On Oct. 5, 2018, the Inter-American Commission on Human Rights concluded its session of public hearings hosted at the University of Colorado Law School. The week included a visit by Puerto Rico Governor Ricardo Rosselló and more than 35 public hearings on cases of alleged human rights violations across the Americas, including the criminalization of social activists and journalists in Cuba; identification of the remains of migrants thought to have disappeared along the U.S.-Mexico border; the use of fracking and the violation of human rights of communities and defenders of environmental and land rights in the Americas, and the right of Puerto Rican citizens to vote in presidential and congressional elections. This was the first time such hearings were held outside of Washington, D.C., and at a law school.
“It’s great to have the IACHR meeting at Colorado Law. This opportunity helps raise awareness of human rights violations that are happening in our neighboring countries that need to be addressed,” said first-year law student Matt Nadel ('21), who volunteered throughout the week and helped translate for Spanish-speaking visitors. “Due to hyperbolic news coverage of big-ticket items such as the potential border wall, many heinous human rights violations go unnoticed or uncovered. I’m glad that the hearings are shedding light on other human rights issues throughout the Americas, such as access to health care, environmental justice, and LGBTQ rights."
In total, the IACHR held 37 public hearings on Bolivia, Colombia, Cuba, the Dominican Republic, Ecuador, El Salvador, Guatemala, Honduras, Mexico, Nicaragua, Panama, Peru, the United States (including a hearing on Puerto Rico), and Venezuela, and various regional hearings. Videos of the hearings are available.
The IACHR also held 31 working meetings on precautionary measures and the monitoring of recommendations, cases, and friendly settlements being reached in connection with 15 countries: Argentina, Bolivia, Brazil, Chile, Colombia, Ecuador, El Salvador, Guatemala, Honduras, Mexico, Nicaragua, Peru, Paraguay, the United States, and Venezuela. It also held 13 bilateral meetings with civil society organizations and five bilateral meetings with states from the region. As at all its periods of sessions, the IACHR welcomed more than 50 civil society organizations that attended.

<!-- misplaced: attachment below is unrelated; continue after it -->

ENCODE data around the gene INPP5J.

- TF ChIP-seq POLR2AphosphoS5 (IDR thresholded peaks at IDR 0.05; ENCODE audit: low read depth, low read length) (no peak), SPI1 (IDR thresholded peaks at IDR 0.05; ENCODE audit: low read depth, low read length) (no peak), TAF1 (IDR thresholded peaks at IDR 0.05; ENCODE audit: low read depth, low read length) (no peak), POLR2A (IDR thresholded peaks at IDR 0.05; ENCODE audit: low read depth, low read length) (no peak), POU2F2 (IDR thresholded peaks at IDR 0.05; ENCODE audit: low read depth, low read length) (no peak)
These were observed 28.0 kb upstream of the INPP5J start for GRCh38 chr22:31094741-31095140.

The IACHR also presented a report entitled “The Situation of Children in the Adult Criminal Justice System in the United States” that details the situation of children and adolescents in the United States’ adult criminal justice system.
“A very high number of children are being tried as adults in the U.S. criminal justice system, and are being arrested and deprived of their liberty at adult penitentiaries, often in the same areas as adults, which is in violation of their basic rights to special protection and to be tried in a specialized juvenile system. The report examines the current status of children being tried within the criminal justice system and the conditions in which they are being held in adult prisons. Treating child criminal defendants as adults is mainly due to the failure to establish a federal legal definition for ‘child’ that would allow the fundamental human rights of persons under the age of 18 to be protected,” the IACHR wrote in a press release.
The commission heard public hearings on three cases involving the U.S.:
- Reports of Killings, Disappearances, and Multiple Forms of Discrimination against Indigenous Women in Alaska
- Identification of Remains of Migrants Disappeared Along the United States Border
- The Right to Vote in Puerto Rico
Ricardo Rosselló, governor of Puerto Rico, and Pedro Rosselló, Ricardo Rosselló’s father and former governor of Puerto Rico, attended Friday's hearing on Puerto Rico, which included a panel on Puerto Ricans’ lack of federal representation, despite being a U.S. territory. Former Gov. Rosselló spoke to the commission about the need for better representation, including the ability for Puerto Rican citizens to vote for president.
Prior to the hearing, Gov. Ricardo Rosselló spoke with CU Boulder students about issues regarding Puerto Rico.